It’s now a year since the First World War Cen­te­nary, Jon Bauck­ham looks at how projects across the UK have been pay­ing trib­ute to the fallen

Who Do You Think You Are? Magazine - - CONTENTS -

We look at how peo­ple have been pay­ing trib­ute to the Great War fallen

Over the past 15 months, peo­ple across Bri­tain have been gath­er­ing to mark the cen­te­nary of the First World War. Be­tween Au­gust and Novem­ber 2014 alone, more than five mil­lion of us vis­ited the cap­i­tal to catch a glimpse of the art in­stal­la­tion Blood Swept Lands and Seas of

Red,d which fea­tured 888,246 ce­ramic pop­pies fill­ing the moat of the Tower of Lon­don – each rep­re­sent­ing a fallen Bri­tish or Com­mon­wealth ser­vice­man.

While this may well come to be the en­dur­ing im­age of the First World War cen­te­nary, it is im­por­tant to draw at­ten­tion to the di­verse ar­ray of re­search projects that have been tak­ing place na­tion­wide. From classes of school­child­ren, to mu­seum cu­ra­tors, peo­ple in nearly ev­ery city, town or vil­lage in Bri­tain have been de­vot­ing their time to un­earthing in­cred­i­ble sto­ries from the past.

Many of the projects have re­ceived help from the Her­itage Lot­tery Fund (HLF), which has been sup­ply­ing grants of be­tween £ 3,000 and £10,000 through its ‘First World War: Then and Now’ pro­gramme since 2013. In July this year, it was an­nounced that the scheme was to re­ceive an ad­di­tional boost, with UK Cul­ture Sec­re­tary John Whit­ting­dale con­firm­ing that the HLF would be set­ting aside a fur­ther £ 4 mil­lion for new ap­pli­ca­tions in 2015-16 alone.

Whether in re­ceipt of HLF fund­ing or not, a large num­ber of First World War

re­search projects have been recorded on

Who Do You Think You Are? Mag­a­zine’s Bri­tain Re­mem­bers map.

Launched on­line in Fe­bru­ary 2014, this in­ter­ac­tive re­source, which can be ac­cessed for free by vis­it­ing whodoy­ou­thinkyou­tain- re­mem­bers, has en­abled vol­un­teers to ‘pin’ their pro­ject onto a vir­tual map of the Bri­tish Isles, with space to in­clude a de­scrip­tion, along with pho­to­graphs and con­tact in­for­ma­tion.

At the time of go­ing to press, more than 170 pins have been added to our Bri­tain Re­mem­bers map, with dif­fer­ent-coloured mark­ers rep­re­sent­ing projects un­der­taken by groups, ar­chives and in­di­vid­u­als. New pins are be­ing added ev­ery week, but how have the first projects to be shared on the map fared over the past year?

Pro­ject suc­cess

One of the first pins to be added to the Bri­tain Re­mem­bers map rep­re­sents a pro­ject en­ti­tled Tell Them of Us, which is the work of Lin­coln-based com­mu­nity film-mak­ing group WAG Screen ( Al­though most of the pins on the map rep­re­sent web­sites, events or ex­hi­bi­tions, this am­bi­tious First World War Cen­te­nary pro­ject has seen the cre­ation of a fea­ture-length drama telling the true story of how peo­ple in the Lin­colnshire vil­lage of Thim­bleby were af­fected byb the con­flict.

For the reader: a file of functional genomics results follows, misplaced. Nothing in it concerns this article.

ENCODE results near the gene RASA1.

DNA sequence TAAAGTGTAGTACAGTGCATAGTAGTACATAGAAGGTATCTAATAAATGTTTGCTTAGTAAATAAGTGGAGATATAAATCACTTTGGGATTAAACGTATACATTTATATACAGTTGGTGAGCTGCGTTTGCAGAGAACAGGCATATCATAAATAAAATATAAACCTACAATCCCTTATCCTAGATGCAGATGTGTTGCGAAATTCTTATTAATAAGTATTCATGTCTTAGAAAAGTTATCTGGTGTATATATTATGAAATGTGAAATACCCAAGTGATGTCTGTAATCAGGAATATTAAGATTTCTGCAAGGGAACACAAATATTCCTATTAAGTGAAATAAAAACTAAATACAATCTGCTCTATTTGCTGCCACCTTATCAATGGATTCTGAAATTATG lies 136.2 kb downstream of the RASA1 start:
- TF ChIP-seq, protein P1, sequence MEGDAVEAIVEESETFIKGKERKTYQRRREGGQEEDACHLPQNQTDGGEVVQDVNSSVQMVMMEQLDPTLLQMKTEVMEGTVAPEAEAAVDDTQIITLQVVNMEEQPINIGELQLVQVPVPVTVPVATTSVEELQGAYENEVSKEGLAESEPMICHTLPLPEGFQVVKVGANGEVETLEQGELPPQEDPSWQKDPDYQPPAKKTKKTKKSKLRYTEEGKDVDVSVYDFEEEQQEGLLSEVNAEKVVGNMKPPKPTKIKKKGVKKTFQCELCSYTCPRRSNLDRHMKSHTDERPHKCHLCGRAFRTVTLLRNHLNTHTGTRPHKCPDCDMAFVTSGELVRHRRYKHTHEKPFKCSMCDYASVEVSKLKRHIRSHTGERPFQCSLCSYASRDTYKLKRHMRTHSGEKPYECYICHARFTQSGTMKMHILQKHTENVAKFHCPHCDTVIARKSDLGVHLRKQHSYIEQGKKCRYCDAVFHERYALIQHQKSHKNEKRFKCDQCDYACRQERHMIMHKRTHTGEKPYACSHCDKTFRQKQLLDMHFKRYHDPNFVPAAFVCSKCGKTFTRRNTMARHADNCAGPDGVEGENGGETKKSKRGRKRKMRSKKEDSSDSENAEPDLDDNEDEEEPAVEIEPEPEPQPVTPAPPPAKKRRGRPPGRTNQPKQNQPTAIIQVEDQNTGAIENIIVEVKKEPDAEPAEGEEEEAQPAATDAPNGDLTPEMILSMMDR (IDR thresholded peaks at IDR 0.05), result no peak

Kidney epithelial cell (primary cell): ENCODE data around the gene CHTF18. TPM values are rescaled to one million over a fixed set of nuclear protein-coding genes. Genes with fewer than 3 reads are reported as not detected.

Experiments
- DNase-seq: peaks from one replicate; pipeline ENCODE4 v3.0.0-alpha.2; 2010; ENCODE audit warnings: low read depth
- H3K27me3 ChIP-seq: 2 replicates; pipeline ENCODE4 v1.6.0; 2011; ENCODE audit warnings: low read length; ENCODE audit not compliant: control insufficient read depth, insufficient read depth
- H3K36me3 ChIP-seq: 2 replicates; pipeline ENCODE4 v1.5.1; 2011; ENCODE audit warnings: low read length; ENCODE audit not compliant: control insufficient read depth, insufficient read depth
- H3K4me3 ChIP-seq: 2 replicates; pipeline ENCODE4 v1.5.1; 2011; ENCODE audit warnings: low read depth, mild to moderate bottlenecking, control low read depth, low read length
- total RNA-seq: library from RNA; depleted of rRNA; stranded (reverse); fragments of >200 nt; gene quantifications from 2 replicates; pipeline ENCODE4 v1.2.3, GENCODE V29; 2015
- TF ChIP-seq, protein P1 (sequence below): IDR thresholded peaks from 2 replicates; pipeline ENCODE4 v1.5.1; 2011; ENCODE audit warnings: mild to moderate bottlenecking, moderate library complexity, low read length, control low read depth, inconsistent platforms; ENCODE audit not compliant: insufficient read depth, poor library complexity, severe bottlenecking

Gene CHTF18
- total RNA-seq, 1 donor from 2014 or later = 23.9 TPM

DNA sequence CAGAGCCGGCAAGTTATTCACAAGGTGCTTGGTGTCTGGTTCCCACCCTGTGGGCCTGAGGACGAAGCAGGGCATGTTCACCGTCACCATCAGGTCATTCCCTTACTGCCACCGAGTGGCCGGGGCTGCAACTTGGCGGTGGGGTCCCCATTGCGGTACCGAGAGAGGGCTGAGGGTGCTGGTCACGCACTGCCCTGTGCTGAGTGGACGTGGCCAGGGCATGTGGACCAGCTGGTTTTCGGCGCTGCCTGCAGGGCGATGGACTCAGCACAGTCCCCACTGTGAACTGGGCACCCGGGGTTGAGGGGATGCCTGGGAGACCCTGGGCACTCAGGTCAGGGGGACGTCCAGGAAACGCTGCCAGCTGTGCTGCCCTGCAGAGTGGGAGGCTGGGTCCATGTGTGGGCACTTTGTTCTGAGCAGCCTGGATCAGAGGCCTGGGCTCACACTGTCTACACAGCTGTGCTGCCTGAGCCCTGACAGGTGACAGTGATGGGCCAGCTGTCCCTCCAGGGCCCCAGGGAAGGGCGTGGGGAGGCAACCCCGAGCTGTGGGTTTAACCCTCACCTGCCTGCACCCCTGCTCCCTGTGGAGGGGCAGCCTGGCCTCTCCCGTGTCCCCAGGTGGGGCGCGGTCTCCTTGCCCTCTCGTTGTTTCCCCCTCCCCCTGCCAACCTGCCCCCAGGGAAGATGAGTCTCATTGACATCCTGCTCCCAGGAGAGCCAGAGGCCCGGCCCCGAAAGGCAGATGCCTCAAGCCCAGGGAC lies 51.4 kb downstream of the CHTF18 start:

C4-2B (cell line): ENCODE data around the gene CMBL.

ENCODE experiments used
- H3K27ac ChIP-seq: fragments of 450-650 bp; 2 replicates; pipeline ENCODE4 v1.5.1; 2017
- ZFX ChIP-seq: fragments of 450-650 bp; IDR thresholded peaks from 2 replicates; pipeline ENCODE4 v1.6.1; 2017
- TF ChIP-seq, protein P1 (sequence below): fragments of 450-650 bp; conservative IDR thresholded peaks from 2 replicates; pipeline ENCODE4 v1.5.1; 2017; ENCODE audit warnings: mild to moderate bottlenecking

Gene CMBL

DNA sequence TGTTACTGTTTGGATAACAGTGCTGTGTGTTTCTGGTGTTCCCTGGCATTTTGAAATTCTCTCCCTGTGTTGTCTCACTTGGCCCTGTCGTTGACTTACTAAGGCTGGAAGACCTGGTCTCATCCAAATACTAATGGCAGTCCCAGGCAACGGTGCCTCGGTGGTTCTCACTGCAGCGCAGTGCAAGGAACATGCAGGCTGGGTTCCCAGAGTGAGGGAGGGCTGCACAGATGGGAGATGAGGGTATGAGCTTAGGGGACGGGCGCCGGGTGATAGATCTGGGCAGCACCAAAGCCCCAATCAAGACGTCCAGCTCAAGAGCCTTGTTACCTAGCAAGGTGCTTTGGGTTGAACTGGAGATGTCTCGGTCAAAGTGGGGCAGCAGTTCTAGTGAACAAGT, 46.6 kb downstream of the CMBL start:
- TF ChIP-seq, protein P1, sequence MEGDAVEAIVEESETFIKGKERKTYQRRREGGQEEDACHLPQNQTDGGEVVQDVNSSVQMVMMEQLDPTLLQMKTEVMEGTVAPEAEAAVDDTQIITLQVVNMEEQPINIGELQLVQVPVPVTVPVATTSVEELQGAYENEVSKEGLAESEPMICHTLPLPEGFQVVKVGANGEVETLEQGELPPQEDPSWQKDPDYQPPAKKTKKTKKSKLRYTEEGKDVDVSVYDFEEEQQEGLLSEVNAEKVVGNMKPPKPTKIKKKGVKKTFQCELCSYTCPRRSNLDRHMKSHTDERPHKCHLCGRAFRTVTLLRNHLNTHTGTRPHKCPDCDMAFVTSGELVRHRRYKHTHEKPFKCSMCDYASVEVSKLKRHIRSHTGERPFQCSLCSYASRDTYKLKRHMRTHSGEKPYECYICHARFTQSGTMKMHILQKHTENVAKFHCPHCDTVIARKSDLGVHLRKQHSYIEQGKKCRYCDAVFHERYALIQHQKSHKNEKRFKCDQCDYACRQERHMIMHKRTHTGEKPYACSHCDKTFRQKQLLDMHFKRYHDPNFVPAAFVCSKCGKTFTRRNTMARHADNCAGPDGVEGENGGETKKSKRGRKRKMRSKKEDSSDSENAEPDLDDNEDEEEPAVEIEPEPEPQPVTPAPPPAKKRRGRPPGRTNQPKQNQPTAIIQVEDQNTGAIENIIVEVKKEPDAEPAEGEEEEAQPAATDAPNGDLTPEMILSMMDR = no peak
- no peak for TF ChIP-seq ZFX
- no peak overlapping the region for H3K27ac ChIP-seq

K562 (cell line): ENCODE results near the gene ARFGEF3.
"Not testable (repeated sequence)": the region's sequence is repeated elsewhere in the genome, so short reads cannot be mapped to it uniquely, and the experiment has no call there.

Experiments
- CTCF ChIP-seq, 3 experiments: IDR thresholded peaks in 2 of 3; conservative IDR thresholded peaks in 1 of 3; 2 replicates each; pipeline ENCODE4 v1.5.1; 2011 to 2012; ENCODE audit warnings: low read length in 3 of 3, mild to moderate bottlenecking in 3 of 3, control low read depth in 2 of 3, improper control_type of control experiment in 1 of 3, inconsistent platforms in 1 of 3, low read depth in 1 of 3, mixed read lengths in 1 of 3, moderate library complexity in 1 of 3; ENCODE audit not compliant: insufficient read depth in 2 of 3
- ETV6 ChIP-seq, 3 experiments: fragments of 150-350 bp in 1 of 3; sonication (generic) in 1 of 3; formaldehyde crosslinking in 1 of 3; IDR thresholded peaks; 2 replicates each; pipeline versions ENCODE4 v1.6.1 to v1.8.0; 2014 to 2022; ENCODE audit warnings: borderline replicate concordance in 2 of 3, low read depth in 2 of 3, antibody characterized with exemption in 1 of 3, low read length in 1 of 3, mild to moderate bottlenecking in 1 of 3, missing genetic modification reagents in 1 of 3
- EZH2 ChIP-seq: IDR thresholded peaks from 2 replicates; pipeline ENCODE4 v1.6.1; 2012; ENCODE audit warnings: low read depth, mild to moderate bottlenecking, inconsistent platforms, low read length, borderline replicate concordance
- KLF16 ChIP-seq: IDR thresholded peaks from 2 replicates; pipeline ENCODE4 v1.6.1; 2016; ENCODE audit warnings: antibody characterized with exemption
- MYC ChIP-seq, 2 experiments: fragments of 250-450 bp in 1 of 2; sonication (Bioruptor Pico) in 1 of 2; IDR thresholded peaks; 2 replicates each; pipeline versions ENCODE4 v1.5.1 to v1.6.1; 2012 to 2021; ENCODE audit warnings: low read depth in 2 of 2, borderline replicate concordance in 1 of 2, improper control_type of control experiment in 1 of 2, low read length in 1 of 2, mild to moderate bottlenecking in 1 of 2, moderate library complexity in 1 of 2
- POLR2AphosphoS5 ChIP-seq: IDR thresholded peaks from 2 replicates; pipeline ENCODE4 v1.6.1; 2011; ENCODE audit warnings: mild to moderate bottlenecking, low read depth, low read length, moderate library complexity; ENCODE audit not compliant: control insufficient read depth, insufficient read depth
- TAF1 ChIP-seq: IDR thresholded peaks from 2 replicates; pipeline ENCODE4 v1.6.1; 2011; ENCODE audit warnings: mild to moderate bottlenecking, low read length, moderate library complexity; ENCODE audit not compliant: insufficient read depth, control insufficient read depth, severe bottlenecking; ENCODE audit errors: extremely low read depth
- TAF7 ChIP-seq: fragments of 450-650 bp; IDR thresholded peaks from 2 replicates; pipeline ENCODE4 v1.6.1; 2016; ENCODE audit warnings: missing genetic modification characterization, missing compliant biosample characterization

The film was still in pro­duc­tion when it was rec­corded on Bri­tain Re­mem­bers. How­ever,ow­ever Tell

Them of Us has since been screened in Lin­coln, and is now avail­able to pur­chase on DVD. On Christ­mas Eve, res­i­dents of north and north-east Lin­colnshire will also get a chance to see the film when it is broad­cast on re­gional tele­vi­sion chan­nel Es­tu­ary TV – avail­able in ap­prox­i­mately 140,000 homes.

Pauline Loven, pro­ducer, cos­tu­mier and a found­ing mem­ber of WAG Screen, says

Tell Them of Us has re­ceived “con­sis­tently

lov vely re­views” since it wasw un­veiled.

“We have heard of in­di­vid­u­alsi who were pro­found­lyp af­fected when view­ingv the film,” she tells Who Do You Think You Are?A Mag­a­zine.

“It hap­pened once wwhen I was at a screen­ing – a woman was weep­ing and shakking af­ter view­ing the film aas it ac­tu­ally trig­gered her own mmem­o­ries of the Se­cond World Waar and how her fam­ily had re­acted af­ter thet death of a loved one.” WAG Screen has also just wrapped film­ing on a doc­u­men­tary that tells the story of Wil­liam Crow­der, one of the main char­ac­ters fea­tured in Tell Them of Us.

While the film mainly fo­cused on the story of his brother Robert, who was killed at Pass­chen­daele, the group felt that Wil­liam’s wartime ex­pe­ri­ences de­served to be shared in more de­tail – es­pe­cially the cir­cum­stances that led to him re­ceiv­ing a Dis­tin­guished Ser­vice Or­der. Made pos­si­ble through DVD sales of

Tell Them of Us, pri­vate do­na­tions in­clud­ing from the fam­ily and money raised through the crowd­fund­ing web­site Kick­starter, around 150 ded­i­cated vol­un­teers have been in­volved in the new pro­ject, which is sim­ply en­ti­tled Wil­liam’s Story.